Depending on the number of students enrolled in Directing, we may have a one-act play or an actors showcase directed by students.

Auditon Tips

Audition Tips

  • Be as memorized as possible! Familiarize yourself with difficult vocabulary and character names. 

  • Do as much research as you can on your own before the actual audition. Read the play and research the time period, place, and important events that occurred during that time.

  • Prior to your audition, fill out all paperwork, including:  COMPLETE conflict calendar, the required parent signature. Make note of all the important dates included in the packet for your personal schedule.

  • Choose what roles you select on your audition form wisely. Make sure you’re okay with being cast in any role you select. Declining a role after casting could result in you not being considered for casting again. 

  • Dress well. Don’t dress “in costume” for the role you want to be cast as. Dress in a way that helps you “find” the character. 

  • Arrive fifteen minutes early. 

  • Be respectful of how others rehearse and prepare.

  • Be supportive.

  • Let your nerves go. The directors want you to succeed!

  • Your script is not a mask! The directors understand you will not be completely memorized, however be present- don’t hide behind your script. Allow the paper to become an extension of your arm.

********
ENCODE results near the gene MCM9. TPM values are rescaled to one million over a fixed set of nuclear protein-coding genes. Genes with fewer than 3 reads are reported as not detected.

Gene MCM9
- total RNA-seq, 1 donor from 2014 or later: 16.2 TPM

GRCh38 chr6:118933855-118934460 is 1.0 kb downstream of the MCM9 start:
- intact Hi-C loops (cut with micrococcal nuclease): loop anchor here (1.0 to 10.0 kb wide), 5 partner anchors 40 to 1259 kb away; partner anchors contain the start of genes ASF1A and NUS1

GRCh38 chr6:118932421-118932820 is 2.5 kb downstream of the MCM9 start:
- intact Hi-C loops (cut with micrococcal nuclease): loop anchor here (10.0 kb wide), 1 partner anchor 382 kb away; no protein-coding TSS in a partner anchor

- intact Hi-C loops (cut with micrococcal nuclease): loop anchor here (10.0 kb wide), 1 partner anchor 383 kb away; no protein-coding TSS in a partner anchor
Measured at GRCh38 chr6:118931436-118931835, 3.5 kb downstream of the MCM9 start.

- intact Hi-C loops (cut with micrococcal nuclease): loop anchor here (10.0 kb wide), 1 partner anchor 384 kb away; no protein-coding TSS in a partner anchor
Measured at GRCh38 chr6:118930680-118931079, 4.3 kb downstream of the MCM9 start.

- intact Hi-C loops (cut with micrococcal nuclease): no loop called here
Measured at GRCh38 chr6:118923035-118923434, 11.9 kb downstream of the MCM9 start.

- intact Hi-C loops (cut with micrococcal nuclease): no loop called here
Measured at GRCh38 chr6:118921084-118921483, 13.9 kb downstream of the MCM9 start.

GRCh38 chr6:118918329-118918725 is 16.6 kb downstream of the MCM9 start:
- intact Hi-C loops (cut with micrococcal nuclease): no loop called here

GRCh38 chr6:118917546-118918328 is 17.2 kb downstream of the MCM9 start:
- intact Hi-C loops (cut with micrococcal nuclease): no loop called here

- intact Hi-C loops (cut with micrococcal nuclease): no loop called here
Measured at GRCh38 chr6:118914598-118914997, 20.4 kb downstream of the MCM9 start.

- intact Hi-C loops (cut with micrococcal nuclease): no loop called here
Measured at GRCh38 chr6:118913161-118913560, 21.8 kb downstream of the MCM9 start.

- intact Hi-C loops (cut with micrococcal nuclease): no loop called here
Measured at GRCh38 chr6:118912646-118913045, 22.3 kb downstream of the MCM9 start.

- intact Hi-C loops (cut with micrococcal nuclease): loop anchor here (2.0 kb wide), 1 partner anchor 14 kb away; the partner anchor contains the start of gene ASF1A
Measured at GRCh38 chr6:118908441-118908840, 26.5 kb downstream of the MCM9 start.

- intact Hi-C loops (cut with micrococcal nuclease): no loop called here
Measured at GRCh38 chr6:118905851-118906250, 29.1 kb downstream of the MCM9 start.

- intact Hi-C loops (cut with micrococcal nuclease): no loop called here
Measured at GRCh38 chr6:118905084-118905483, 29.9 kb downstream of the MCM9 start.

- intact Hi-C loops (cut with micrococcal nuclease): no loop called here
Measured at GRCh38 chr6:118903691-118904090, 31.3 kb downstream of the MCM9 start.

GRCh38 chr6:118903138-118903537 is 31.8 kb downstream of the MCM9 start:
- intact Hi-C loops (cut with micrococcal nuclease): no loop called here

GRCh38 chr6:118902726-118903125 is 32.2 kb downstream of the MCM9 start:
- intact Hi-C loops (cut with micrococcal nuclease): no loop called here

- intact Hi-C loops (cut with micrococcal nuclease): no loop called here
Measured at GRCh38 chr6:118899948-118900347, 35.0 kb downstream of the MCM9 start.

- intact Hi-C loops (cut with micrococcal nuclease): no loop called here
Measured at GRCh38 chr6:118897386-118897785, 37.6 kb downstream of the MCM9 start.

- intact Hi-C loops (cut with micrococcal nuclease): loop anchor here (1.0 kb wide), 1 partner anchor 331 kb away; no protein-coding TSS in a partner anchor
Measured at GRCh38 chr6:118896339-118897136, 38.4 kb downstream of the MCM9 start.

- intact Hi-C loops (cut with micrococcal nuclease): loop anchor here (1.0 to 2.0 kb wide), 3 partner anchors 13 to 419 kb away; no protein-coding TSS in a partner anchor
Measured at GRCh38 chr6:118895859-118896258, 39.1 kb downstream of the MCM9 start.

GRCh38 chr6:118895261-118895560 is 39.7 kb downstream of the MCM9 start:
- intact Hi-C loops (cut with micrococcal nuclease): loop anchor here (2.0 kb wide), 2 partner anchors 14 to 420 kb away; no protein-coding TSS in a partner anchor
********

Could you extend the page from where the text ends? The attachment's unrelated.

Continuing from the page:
•  Be brave. Take risks. Being memorable is more important than being safe, and the directors will respect strong choices, regardless of whether they agree with them. Set yourself apart. 

  • Try to find differentiation in each character you read for. Vocal and physical changes are wonderful in an audition room. 

  • Be open to roles you haven’t considered. The director knows where to place you to make the best show possible.

Rehearsal Etiquette

Rehearsal Etiquette

Rehearsals for a production are highly valuable and essential to the successful execution of a stage play. The rehearsal process is not only where the direction of the show is found, but also where actors and technicians develop and grow the most, expanding their knowledge and experience. Some important considerations for rehearsals are:

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  • If you have issues with another person in the cast or are disappointed with how the casting of the show turned out, then leave it at the rehearsal door. Don’t let your conflicts ruin the experience for you or others around you.